While the vocabulary is different, “inscribing on the arm” is an indication of love in Song 8:6. Fox sees a parallel between Song 8:6 and the Cairo Love Songs (COS 1.150) in which a young man expresses his desire to always be near his beloved: “If only I were her little seal–ring, the keeper of her finger! I would see her love each and every day.” As Marvin Pope suggests, anatomical descriptions in poetry are quite flexible. An “arm wearing a ring” in Song 8:6 should likely be understood as a hand.
But there is considerable difference between a mark or symbol on one’s hand and a name inscribed on one’s thigh. However, in the context of the final chapters of Revelation, the rider on the white horse is coming to the wedding banquet of the Lamb (Revelation 19:6-8). In Isaiah 49:18, the Lord swears an oath that Zion will adorn herself as a bride once again as her children return to Jerusalem. These verses are likely an allusion to Jeremiah 2:32, “can a girl forget her ornaments?”
I suggest, therefore, that the name on the thigh is part of the marriage imagery present in Revelation 19-22 and draws on the rich imagery of Israel’s marriage relationship with God in the Hebrew Bible. As in Isaiah 49, God has not forsaken his bride Israel and is now returning to rescue her from her oppressors.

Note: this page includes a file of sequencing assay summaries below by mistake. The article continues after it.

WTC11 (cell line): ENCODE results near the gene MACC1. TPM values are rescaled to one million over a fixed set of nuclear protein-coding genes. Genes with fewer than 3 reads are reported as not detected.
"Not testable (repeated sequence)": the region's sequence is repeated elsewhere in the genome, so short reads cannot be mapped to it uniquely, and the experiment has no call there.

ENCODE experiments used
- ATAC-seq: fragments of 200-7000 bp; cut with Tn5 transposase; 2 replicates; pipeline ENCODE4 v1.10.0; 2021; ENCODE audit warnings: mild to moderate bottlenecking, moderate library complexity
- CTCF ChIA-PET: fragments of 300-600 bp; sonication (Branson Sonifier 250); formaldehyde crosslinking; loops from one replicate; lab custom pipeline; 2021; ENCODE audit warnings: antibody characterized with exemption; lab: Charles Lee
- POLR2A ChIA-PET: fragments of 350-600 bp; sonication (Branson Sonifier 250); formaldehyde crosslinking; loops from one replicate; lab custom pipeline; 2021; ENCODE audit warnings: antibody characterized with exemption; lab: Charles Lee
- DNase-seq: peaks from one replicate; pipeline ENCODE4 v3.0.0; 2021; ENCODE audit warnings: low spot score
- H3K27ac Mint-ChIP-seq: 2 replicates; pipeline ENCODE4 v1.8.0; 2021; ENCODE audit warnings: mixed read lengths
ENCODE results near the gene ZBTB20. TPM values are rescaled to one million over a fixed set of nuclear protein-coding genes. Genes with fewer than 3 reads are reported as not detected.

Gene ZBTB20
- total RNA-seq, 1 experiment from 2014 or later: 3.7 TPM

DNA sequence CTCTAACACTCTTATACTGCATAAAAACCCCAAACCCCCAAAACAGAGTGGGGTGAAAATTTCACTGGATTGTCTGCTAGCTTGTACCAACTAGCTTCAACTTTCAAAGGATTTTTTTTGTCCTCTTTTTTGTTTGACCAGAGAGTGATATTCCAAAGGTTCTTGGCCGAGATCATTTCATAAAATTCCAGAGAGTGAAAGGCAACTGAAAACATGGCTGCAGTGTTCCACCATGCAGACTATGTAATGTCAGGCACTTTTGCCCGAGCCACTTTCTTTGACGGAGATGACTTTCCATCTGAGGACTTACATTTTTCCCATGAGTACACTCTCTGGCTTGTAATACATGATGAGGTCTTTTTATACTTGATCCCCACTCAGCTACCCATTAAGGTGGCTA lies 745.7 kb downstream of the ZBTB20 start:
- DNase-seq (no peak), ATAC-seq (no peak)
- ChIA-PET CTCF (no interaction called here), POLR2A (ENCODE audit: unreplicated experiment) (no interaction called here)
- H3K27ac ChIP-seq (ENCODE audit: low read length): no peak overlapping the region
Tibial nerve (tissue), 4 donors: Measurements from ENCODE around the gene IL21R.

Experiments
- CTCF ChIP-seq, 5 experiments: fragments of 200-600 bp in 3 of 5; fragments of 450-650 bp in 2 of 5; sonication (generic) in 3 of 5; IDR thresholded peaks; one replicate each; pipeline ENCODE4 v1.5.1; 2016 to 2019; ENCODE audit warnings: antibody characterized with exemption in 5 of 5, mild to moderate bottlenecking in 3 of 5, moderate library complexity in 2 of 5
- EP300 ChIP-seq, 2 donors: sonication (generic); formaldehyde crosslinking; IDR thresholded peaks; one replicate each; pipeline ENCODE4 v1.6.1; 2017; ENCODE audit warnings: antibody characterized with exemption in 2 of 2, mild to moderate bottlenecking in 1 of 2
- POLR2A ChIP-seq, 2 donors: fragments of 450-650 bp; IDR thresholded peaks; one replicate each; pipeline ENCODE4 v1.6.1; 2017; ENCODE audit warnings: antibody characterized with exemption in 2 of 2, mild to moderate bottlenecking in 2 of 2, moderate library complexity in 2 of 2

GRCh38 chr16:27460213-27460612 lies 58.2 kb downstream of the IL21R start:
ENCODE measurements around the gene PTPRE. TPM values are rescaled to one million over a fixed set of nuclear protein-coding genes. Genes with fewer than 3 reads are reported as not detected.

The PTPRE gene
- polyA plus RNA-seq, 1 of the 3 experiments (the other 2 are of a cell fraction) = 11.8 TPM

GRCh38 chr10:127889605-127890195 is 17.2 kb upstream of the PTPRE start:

The rider has come in order to judge in righteousness (11b). That the messiah will be God’s righteous judge is a theme of several texts in the Hebrew Bible (Ps 98, 72:2, 96:13, Isa 11:4). He will wage war in righteousness (11b) and smites the nations with the sharp sword (15a). He will rule the nations with a rod of iron (15b). That the Messiah will be something of a true shepherd is common in the Hebrew Bible (Ps 2:9) as well as Psalms of Solomon 17:21-25.
Psalms of Solomon 17:21-25 See, Lord, and raise up for them their king, the son of David, to rule over your servant Israel in the time known to you, O God. Undergird him with the strength to destroy the unrighteous rulers, to purge Jerusalem from gentiles who trample her to destruction; in wisdom and in righteousness to drive out the sinners from the inheritance; to smash the arrogance of sinners like a potter’s jar; To shatter all their substance with an iron rod; to destroy the unlawful nations with the word of his mouth; At his warning the nations will flee from his presence; and he will condemn sinners by the thoughts of their hearts.
John describes this judgment as treading “the wine press of the fury of the wrath of God the Almighty.” This is yet another familiar metaphor for the anger of God in Revelation and the est of the prophets. John has already used this metaphor in Rev 14:19.
The Rider on the White horse therefore represents the culmination Jewish expectations for a restoration of the kingdom. God intervenes in history by means of a mighty warrior who renders justice. He will punish the enemies of Israel, destroying them utterly. But he will also vindicate those who have suffered on behalf of their testimony for Jesus: they are raised to new life in Rev 20.
Bibliography: James R. Edwards, “The Rider on the White Horse, the Thigh Inscription, and Apollo: Revelation 19:16,” JBL 137.2 (2018): 519-536.Long, Jesus the Bridegroom: The Origin of the Eschatological Feast as a Wedding Banquet in the Synoptic Gospels (Pickwick, 2013).